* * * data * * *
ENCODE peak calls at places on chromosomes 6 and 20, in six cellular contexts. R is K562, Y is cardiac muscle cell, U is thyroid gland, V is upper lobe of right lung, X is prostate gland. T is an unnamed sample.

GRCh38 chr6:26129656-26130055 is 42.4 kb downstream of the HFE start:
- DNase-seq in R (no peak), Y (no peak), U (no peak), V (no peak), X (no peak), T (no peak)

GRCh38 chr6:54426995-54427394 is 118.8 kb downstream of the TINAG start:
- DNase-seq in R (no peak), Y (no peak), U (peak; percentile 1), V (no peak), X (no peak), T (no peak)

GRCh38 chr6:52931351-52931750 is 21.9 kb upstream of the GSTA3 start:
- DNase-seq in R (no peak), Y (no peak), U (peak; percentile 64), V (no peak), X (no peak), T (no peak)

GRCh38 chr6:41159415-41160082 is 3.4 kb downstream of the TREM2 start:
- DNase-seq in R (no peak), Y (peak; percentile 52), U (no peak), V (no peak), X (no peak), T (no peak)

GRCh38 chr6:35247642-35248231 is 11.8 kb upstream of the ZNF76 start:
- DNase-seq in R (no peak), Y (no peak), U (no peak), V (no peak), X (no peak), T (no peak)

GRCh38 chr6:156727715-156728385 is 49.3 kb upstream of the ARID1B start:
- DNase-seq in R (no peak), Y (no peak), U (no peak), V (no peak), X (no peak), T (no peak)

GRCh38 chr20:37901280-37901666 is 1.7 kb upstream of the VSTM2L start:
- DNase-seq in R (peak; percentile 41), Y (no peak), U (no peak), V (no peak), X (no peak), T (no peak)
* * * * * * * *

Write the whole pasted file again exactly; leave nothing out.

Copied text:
ENCODE peak calls at places on chromosomes 6 and 20, in six cellular contexts. R is K562, Y is cardiac muscle cell, U is thyroid gland, V is upper lobe of right lung, X is prostate gland. T is an unnamed sample.

GRCh38 chr6:26129656-26130055 is 42.4 kb downstream of the HFE start:
- DNase-seq in R (no peak), Y (no peak), U (no peak), V (no peak), X (no peak), T (no peak)

GRCh38 chr6:54426995-54427394 is 118.8 kb downstream of the TINAG start:
- DNase-seq in R (no peak), Y (no peak), U (peak; percentile 1), V (no peak), X (no peak), T (no peak)

GRCh38 chr6:52931351-52931750 is 21.9 kb upstream of the GSTA3 start:
- DNase-seq in R (no peak), Y (no peak), U (peak; percentile 64), V (no peak), X (no peak), T (no peak)

GRCh38 chr6:41159415-41160082 is 3.4 kb downstream of the TREM2 start:
- DNase-seq in R (no peak), Y (peak; percentile 52), U (no peak), V (no peak), X (no peak), T (no peak)

GRCh38 chr6:35247642-35248231 is 11.8 kb upstream of the ZNF76 start:
- DNase-seq in R (no peak), Y (no peak), U (no peak), V (no peak), X (no peak), T (no peak)

GRCh38 chr6:156727715-156728385 is 49.3 kb upstream of the ARID1B start:
- DNase-seq in R (no peak), Y (no peak), U (no peak), V (no peak), X (no peak), T (no peak)

GRCh38 chr20:37901280-37901666 is 1.7 kb upstream of the VSTM2L start:
- DNase-seq in R (peak; percentile 41), Y (no peak), U (no peak), V (no peak), X (no peak), T (no peak)